Four are dead.
15 are injured.
The numbers will grow.
Terrorist and truck. Bodies still stuck under. #israelilivesmatter checking for bomb now. Share so the world knows, whether or not they care. #Jerusalem #armonhanatziv #myneighborhood I'm not leaving!
And how many politicians do you think will show up? For how many cameras?
How many headlines will spare the truth for a sexier bleeding title?
How many children will remain on lockdown at school?
How many mothers and fathers will collapse when they hear the news that their children, dressed in uniform on a cultural day to the city’s capital, became targets in another terrorist attack?
How many times will my name appear in the articles as a resident from the occupied East Jerusalem settlement neighborhood, Armon Hanatziv, so that our lives matter a little less?
How many times will my voice be edited down, skipping the facts, to appease the opinions and the hate?
And when I check in on my Arab friend from the village next door, and we both know that the terrorist in the truck, that ran over the soldiers is from his village too…what number will he give me?
I tell him, don’t let them make him a hero. And he says: “He is not a hero. He is a zero.”
The terrorist is dead. I saw his body on the floor, so that’s how I know.
I saw the truck. It drove onto the beautiful grass, overlooking the spectacular views on the old city.
I saw bodies trapped under the truck.
He ran them over. And from reports of eye-witnesses, he went in reverse. Murdering in cold blood.
I remembered how blue the sky was this morning when I walked there, on that same promenade. And joked with a friend on the phone, “I walked by someone suspicious, but I saw he doesn’t have a knife.” She is American so she wouldn’t laugh back. But I laughed, to hide my tears. This is how I live. Because a few months ago, elderly women on a walk on this promenade were attacked. And a year ago, I heard gunshots where terrorists shot and stabbed innocent people on a bus, just minutes away from my children’s school.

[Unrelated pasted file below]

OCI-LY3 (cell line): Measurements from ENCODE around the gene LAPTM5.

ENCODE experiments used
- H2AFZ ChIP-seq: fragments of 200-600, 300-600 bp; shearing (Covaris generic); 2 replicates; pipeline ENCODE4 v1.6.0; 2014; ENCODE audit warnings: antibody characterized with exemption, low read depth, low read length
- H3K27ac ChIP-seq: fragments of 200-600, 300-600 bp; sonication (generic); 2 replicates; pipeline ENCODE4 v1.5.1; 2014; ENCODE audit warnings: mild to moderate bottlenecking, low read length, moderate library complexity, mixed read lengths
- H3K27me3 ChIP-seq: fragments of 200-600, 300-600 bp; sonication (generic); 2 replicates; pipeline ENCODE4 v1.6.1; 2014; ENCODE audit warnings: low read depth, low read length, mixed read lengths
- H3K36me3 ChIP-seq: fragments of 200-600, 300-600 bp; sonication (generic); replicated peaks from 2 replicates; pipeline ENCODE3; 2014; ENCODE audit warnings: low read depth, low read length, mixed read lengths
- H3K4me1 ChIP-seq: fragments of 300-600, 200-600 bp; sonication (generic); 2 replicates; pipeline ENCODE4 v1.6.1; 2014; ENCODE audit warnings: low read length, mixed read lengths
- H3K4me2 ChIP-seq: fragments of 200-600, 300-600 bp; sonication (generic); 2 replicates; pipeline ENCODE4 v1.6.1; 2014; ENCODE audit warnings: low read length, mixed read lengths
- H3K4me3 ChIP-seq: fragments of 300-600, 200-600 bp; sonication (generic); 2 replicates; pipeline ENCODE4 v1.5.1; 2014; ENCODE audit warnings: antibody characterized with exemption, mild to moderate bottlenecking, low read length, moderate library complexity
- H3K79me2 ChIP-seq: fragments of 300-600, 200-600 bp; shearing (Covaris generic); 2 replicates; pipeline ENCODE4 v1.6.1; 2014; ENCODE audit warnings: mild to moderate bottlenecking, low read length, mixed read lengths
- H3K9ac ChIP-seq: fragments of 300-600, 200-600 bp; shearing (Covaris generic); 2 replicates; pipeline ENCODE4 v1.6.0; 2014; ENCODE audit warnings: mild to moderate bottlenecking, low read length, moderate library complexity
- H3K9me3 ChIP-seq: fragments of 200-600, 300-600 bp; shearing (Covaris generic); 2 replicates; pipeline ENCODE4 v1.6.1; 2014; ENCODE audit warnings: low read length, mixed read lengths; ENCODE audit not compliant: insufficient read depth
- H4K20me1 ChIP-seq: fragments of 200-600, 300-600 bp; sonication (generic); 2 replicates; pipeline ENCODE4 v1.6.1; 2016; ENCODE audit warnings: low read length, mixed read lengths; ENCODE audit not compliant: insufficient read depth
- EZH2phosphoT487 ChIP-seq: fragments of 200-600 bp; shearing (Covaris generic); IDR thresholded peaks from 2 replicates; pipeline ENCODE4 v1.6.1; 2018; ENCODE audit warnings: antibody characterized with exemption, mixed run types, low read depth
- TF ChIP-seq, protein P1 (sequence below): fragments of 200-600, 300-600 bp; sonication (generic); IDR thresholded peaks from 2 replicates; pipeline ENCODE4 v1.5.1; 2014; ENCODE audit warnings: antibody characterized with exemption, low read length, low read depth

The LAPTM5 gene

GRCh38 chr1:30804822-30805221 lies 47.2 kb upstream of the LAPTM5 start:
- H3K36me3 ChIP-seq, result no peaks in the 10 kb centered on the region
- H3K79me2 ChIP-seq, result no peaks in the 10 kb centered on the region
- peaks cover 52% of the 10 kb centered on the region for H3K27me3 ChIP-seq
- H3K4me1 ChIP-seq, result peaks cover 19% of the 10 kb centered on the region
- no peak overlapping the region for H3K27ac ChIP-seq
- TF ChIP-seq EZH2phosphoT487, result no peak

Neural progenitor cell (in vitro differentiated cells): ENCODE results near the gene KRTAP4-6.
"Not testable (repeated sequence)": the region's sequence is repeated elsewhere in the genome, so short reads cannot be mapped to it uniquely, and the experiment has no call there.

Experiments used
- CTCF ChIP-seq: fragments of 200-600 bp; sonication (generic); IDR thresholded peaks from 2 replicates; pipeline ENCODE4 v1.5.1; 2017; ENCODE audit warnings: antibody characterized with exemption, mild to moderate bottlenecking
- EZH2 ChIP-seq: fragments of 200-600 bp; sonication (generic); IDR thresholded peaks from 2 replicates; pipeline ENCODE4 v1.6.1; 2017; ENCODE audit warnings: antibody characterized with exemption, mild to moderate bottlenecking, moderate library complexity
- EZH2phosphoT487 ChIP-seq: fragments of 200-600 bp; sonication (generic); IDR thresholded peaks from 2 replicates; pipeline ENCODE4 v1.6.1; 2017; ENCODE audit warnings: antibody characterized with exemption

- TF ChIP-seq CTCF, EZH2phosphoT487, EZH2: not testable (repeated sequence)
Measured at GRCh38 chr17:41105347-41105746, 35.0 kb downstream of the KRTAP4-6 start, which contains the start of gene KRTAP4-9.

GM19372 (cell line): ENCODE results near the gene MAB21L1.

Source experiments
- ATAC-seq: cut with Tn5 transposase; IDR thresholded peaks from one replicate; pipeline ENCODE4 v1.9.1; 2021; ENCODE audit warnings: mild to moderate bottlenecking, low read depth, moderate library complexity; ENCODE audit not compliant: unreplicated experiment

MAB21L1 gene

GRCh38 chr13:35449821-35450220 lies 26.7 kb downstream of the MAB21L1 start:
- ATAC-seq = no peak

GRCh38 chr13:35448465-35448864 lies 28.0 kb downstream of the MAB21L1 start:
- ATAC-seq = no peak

I walked on this path today. And I will walk there tomorrow. So here’s another number. Infinity. That’s the number of times I will continue to live my life.
So, yes, my friend is right. He is a zero. He choose death over life. And I have infinity. I choose life over death.
That terrorist isn’t fighting for freedom. He has it. That’s why he drove there. There is no barrier. No fence. Nothing stopping him from living.
He was driving a construction truck. So he was working. Making a salary. To feed, perhaps a family.
My friend in the village, where the terrorist came from, will hear the celebrations tonight. And so will I. But we won’t join in with them. We unite against them.
How many will join us?
See here for a gruesome video of the attack.